Secrets to Gardening without a Yard
More and more Americans are living in cities, usually apartment, condos or townhouses. This leads to less and less area for gardening. We see a lot people here in the Freedom Prepper community who are interested in urban gardening. This means growing a garden while living in the city.
Many large apartment buildings in New York, Chicago, San Francisco, etc. have roof top gardens. The apartment residents come together and have a small community garden on the roof tops of their buildings. That’s fine for some, but what if you live in an area where you have a small patch of grass, or maybe you want to be more independent and not rely on other people to help or share in your garden?
6 Tips for Gardening without a Yard:
1. Be realistic. Use your space wisely. While you can grow quite a bit of food in small spaces, you won’t be able to grow everything your heart desires. Be realistic with your space and use it wisely. If you have just a small patio, you will want to use it as fully as possible.
Before you get started, let’s look at a few things.
- Go outside and measure your space physically. How much space do you really have?
- Pay attention to how much sun the area gets.
- Check out your soil conditions. If you have soil, is it clay or sand?
- Do you have any “clutter” that can be moved to allow you more gardening space? Can you relocate that bicycle, box, or table to make more room for plants?
- Can you share a garden or plot of land with a neighbor or other tenant?
- Do you have homeowners association (HOA) restrictions you will need to follow or work around?
2. Determine where your water will come from. This may seem like a silly question but it’s actually very important: Will you have access to a hose or water supply? Will you need to carry out water from your apartment or home? Carrying water too far can become bulky and cumbersome – so it’s good to have a plan before you plant. If you live in a truly urban environment or big city, you may want to check on summer water restrictions if there is a drought and have alternate plans in place for caring for your plants.
3. Choose your gardening style, and decide what you want to grow! What is the purpose for your garden? Do you want to grow flowers, herbs, or food? Do you want to grow a little bit of everything? Prioritize what you want and then allot your space to fit your needs. Make sure the plants you want to grow will actually work with your space. If they are sun-loving plants, they will need plenty of sunlight. Don’t waste your space or time trying to grow things that won’t thrive in your conditions.
4. Think outside of the box! While small-space gardening has limitations, it doesn’t mean you’re stuck with only lettuce, carrots and tomatoes! There are plenty of other options for small space gardening. You just have to decide what you want to grow, what you’ll eat and enjoy, and how much work and time you can put into the project.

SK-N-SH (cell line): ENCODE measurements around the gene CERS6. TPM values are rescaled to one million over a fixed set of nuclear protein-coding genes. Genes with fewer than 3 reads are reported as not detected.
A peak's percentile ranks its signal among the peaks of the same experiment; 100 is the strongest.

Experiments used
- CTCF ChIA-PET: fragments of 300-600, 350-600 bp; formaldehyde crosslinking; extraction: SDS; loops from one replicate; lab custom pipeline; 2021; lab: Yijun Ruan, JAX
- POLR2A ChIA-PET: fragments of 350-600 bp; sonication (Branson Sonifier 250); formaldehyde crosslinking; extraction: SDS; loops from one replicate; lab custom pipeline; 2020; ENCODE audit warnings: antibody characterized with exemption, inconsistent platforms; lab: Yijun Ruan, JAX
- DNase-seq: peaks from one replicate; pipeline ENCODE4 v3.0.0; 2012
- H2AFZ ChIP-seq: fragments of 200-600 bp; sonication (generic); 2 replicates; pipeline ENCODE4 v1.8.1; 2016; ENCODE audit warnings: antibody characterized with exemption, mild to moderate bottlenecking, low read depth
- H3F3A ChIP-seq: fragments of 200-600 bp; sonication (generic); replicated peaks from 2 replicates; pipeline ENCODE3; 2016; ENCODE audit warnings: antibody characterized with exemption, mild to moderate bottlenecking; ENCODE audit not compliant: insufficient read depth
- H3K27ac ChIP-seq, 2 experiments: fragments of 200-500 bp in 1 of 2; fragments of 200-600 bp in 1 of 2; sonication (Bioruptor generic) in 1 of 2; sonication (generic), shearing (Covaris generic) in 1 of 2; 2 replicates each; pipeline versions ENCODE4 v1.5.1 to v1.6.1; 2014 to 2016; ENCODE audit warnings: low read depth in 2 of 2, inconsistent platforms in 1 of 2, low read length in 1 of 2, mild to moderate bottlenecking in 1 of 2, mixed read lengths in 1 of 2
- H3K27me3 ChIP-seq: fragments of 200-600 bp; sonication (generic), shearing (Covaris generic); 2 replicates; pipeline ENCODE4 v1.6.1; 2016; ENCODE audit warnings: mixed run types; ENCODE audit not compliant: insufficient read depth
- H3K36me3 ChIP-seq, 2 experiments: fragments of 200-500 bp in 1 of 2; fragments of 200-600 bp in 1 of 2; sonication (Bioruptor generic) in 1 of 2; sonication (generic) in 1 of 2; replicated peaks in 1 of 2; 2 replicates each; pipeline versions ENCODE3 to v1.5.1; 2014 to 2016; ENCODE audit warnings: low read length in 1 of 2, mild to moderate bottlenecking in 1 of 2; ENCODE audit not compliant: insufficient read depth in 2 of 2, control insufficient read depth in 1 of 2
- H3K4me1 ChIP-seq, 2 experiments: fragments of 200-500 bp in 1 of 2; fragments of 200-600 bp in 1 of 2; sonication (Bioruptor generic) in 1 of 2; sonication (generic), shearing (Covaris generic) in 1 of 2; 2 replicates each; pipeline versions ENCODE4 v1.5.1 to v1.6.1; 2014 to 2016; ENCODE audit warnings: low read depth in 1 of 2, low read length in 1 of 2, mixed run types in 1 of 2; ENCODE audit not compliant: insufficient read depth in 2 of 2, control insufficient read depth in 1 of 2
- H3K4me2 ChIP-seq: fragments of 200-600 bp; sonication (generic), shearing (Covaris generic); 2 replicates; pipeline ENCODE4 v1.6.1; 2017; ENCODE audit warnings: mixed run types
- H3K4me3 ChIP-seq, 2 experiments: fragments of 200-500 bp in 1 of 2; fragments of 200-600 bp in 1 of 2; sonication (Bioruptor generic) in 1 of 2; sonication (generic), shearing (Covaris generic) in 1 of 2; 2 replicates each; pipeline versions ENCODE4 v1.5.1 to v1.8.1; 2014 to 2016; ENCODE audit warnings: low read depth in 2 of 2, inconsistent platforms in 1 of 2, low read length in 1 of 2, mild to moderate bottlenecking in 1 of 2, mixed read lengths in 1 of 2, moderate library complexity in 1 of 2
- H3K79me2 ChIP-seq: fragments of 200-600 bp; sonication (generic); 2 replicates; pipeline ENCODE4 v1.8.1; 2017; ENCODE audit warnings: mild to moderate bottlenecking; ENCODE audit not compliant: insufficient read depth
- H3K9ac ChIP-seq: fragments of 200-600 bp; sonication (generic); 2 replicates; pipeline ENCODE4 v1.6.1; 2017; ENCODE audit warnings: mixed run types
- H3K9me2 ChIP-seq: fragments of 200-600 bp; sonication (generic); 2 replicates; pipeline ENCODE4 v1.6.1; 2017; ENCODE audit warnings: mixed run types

We’ve seen urban and small-space gardeners grow beans, cauliflower, beets, potatoes, cucumbers, strawberries, blackberries, and more within their limited spaces. You can even grow lemons and avocados in small spaces if you have the right resources and a little bit of know-how! And would you believe me if I told you I knew some urban gardeners who grew two apple trees out on their patio…with great success?
5. Garden UP. Sometimes you can grow “up” to maximize your gardening space. Typically it’s your horizontal space that is limited. Try building a vertical garden instead. You can utilize taller containers, share plants in large containers, or train a climber to go up a wall or fence. Window boxes or other mounted containers can also help with maximizing your space. Building your own trellis boxes is an easy weekend project for those who truly want to maximize their space and make their space look beautiful at the same time.
Try trellising beans around the sides and top of your space, and use your lower horizontal space for growing plants that don’t vine, trellis or climb. You can trellis beans and other climbing vegetables in the same pots as your tomatoes, carrots, and lettuces…but you will need to make sure to use a large pot or box to accomplish this.
6. Grow what you can indoors…. Some things like greens and herbs can be grown inside with just a little bit of dirt, water and a sunny window. If you have access to a sunny window or two, save your outdoor space for other plants and grow lettuces, herbs and some of your favorite flowers indoors.
If you’ve never tried growing microgreens, and you are limited on space, you owe it to yourself to give them a try. They are easy to grow, delicious to eat, and they are ready in just a few days — all grown indoors! – read more at Off the Grid News